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Keep your kids moving in a variety of sports

In the olden days, it was common for kids to play one sport in the summer, another in the fall, and a different one in the winter. Of course that’s still the case for many young athletes, but there’s also a significant number of kids who pick one sport and play it exclusively all year.

“I recommend that you play the sport of the season,” says Dr. Heather Bergeson, a sports medicine physician and pediatrician at TRIA. “People who play a variety of sports not only have fewer injuries, they end up playing for a longer time.”

Still, the reality is that many parents who are looking for a competitive edge encourage their child to focus on one sport—which means the off-season ends up being fine tuning, not playing something else. But that fine tuning can be done with cross training.

“In their off-season, athletes should look for anything that uses different muscles in different ways,” Dr. Bergeson says. “For example, cross country skiing is a good cross training sport for cycling. Or dribbling a basketball can help with eye hand coordination in hockey players.”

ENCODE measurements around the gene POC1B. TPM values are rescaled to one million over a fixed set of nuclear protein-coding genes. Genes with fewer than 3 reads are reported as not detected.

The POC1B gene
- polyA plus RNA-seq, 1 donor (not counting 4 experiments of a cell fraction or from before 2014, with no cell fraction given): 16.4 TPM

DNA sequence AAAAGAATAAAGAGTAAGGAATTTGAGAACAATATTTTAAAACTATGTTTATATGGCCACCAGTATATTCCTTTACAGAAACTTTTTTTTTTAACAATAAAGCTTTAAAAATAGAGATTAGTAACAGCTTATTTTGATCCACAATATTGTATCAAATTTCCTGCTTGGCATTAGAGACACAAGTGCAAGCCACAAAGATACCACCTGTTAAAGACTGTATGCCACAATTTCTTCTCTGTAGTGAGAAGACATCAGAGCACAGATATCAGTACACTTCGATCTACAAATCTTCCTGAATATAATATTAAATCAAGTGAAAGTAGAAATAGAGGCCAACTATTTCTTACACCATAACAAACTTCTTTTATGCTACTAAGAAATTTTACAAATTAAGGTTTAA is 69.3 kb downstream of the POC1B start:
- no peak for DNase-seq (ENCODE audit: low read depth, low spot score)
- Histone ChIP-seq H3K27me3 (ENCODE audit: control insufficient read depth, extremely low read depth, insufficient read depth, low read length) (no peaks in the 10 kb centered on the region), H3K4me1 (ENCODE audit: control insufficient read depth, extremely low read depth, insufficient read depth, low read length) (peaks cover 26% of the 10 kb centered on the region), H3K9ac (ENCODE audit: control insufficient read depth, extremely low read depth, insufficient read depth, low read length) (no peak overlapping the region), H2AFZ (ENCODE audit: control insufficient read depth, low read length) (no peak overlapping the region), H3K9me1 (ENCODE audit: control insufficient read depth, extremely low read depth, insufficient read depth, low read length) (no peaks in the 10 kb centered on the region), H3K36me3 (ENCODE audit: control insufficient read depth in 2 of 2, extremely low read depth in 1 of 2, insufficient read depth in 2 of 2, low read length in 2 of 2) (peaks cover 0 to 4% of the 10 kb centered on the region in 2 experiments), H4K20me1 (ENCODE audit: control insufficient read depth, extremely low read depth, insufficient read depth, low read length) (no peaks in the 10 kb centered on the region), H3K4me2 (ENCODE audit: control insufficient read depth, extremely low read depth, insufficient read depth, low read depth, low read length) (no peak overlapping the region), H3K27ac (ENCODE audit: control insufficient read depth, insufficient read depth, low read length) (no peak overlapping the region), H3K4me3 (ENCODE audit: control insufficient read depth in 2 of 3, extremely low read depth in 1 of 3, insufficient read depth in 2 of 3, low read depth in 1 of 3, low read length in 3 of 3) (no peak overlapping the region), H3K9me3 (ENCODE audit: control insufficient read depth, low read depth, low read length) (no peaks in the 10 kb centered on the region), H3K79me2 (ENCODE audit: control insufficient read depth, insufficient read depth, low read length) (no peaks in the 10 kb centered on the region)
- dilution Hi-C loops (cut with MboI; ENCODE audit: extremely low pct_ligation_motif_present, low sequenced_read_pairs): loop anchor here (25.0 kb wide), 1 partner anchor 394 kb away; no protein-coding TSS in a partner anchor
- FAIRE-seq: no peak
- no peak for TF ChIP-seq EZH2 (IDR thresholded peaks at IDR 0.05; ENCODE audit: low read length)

Whatever the sport, or the season, Dr. Bergeson says it’s important to keep moving—at least 30 minutes a day of moderate to vigorous exercise.

“For kids, the rule of thumb is that they shouldn’t be exercising more hours per week than they are years old,” she says. “So an eight-year-old should not participate more than eight hours per week. Studies show beyond that time, more injuries occur.” 

Injuries also occur from overdoing the sport itself.

“Fifty percent of injuries are due to overuse, which means that at least half of all injuries are preventable,” says Dr. Bergeson. “Seventy percent of kids burn out from their sport by age 13, which is really a shame. There are so many life lessons and benefits in sports. We need to keep these kids in the game.”

The bottom line: the more sports your children participate in, the more fun they’ll have, and the longer they’ll play.

Dr. Bergeson will be speaking at TEDxEdina 2018 on October 13, 2018. Her presentation is called “Let’s Change Youth Sports Culture.”

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